Ahead of the Tides: Floating Structures as a New Model of Resilience for New York City

Student | Anna Yie
Faculty | Leonel Ponce, Ira Stern
School Of Architecture, Graduate Center for Planning and the Environment

This project identifies possible locations for RETI Center’s Blue City, a proposal for floating structures that reclaim waterfront industrial space, increase flood protection, provide habitat, and strengthen local and city systems through circular economy principles. Through an investigation of relevant policies, a comprehensive overview of agencies and other stakeholders and the role each plays in waterfront policy, and spatial factors, a framework and maps are created to identify possible sites around NYC.

Qualitative and quantitative spatial data analyses were conducted. The qualitative analysis indicates potential sites in each borough: Mott Haven and Hunts Point (Bronx), NY Container Terminal (Staten Island), Newtown Creek and Flushing Bay (Queens), Lower East Side (Manhattan), Red Hook and Sunset Park (Brooklyn), and Jamaica Bay (Brooklyn/Queens).
RETI Center’s Blue City project is comprised of three modular Blue Block typologies Blue Block Float provides occupyable space. Blue Block Garden is a floating phytoremediation garden. Blue Block Filter, is a living shoreline typology that increases biodiversity and coastal protection. Blue Blocks diagram. Source: RETI Center.
The qualitative data were analyzed and mapped across multiple datasets in five categories: physical and bathymetric constraints to siting, policy considerations relevant to NYC’s Waterfront Revitalization Program, conflicting existing and planned infrastructure, environmental constraints and opportunities, and upland community assets.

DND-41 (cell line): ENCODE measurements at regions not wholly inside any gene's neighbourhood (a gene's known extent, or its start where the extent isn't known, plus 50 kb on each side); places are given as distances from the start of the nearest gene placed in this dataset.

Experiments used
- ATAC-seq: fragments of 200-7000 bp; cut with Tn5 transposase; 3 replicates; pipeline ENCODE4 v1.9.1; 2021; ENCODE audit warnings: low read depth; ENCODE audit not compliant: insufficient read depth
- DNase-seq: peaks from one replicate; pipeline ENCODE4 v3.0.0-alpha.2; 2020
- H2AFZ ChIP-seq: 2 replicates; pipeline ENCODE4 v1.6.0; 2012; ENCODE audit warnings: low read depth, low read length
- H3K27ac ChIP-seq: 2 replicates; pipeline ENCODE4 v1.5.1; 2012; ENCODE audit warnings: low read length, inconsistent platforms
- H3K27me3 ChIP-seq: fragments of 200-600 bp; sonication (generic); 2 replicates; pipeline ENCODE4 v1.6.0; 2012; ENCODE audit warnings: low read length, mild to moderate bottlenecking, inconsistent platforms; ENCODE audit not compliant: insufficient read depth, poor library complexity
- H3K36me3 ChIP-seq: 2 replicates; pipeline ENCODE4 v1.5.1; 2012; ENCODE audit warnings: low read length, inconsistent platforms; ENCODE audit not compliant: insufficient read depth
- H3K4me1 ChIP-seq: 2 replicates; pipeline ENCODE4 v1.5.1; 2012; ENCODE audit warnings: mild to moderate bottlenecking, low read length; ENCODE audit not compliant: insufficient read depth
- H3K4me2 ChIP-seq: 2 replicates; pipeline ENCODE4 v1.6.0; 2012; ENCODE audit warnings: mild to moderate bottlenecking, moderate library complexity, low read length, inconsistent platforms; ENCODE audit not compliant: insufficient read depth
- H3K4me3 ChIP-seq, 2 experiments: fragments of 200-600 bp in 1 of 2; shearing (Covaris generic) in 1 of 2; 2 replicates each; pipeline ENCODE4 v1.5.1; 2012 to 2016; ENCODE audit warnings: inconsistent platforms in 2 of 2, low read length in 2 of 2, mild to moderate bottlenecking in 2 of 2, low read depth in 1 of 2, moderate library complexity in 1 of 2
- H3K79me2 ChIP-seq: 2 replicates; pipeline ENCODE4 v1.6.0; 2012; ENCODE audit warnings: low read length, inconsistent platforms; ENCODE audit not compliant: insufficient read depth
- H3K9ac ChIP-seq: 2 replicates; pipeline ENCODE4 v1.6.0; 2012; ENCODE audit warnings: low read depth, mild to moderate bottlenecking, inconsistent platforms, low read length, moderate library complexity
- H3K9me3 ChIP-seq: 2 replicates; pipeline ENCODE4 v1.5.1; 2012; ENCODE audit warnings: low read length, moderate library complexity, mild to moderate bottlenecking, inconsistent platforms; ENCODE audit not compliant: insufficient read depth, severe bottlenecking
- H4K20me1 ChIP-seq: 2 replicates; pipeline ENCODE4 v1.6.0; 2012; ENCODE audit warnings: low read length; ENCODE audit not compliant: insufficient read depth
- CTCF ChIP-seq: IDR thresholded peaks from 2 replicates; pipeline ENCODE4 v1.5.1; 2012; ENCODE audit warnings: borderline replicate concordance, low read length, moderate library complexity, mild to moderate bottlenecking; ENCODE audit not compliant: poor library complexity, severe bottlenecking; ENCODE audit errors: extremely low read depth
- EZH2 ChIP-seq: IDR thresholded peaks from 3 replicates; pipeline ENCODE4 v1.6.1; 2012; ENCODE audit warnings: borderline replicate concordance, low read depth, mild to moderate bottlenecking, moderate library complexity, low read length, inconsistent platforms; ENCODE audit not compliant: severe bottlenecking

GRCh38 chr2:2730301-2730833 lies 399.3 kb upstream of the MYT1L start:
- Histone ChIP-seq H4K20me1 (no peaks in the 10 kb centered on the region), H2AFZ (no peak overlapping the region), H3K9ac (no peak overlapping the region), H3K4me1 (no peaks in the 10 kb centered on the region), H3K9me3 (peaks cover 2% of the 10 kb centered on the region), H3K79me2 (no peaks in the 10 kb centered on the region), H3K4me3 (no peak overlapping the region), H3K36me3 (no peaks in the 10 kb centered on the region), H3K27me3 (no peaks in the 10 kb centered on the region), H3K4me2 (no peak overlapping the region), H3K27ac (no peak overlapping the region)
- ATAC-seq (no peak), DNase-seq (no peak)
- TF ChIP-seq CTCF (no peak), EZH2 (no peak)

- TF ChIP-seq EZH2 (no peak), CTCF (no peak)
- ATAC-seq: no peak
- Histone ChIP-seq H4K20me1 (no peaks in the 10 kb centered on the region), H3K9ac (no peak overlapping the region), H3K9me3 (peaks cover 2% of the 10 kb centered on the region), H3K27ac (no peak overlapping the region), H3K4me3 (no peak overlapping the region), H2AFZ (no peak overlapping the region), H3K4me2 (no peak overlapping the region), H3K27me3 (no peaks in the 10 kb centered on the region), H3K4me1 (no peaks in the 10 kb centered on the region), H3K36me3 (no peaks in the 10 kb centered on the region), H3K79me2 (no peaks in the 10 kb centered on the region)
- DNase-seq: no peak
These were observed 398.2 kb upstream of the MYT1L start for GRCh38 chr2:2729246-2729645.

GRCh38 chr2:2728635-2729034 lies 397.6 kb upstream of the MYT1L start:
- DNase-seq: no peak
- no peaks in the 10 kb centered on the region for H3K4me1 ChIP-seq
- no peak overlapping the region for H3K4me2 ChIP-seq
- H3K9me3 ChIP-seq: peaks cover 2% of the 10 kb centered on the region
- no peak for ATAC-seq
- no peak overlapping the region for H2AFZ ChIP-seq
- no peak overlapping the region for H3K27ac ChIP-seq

Project methodology included an extensive data discovery and assessment process, including background research and identification of key factors, spatial data collection and processing, data analysis methodology selection, mapping and analysis of results, and the integration of non-spatial considerations.
To confirm the visual analysis, a similar summation of factors was performed using values instead of colors. Point factors were summed within the bounds of each area. Vector layers were merged by dataset type and their effect (negative or positive). Prohibiting conditions and unusable areas were layered on for visual clarity.
This composite qualitative analysis map indicates positive land and shoreline siting factors in blue. Negative site factors are layered on top to mask/hide ineligible locations.
Using the information and methodology from this capstone, RETI Center can identify not only priority areas but important potential collaborators and partners. Blue City will need partners to help build climate-adapted systems, create jobs, educate students and the public, and protect important natural resources. Blue City Illustration, Source: RETI Center.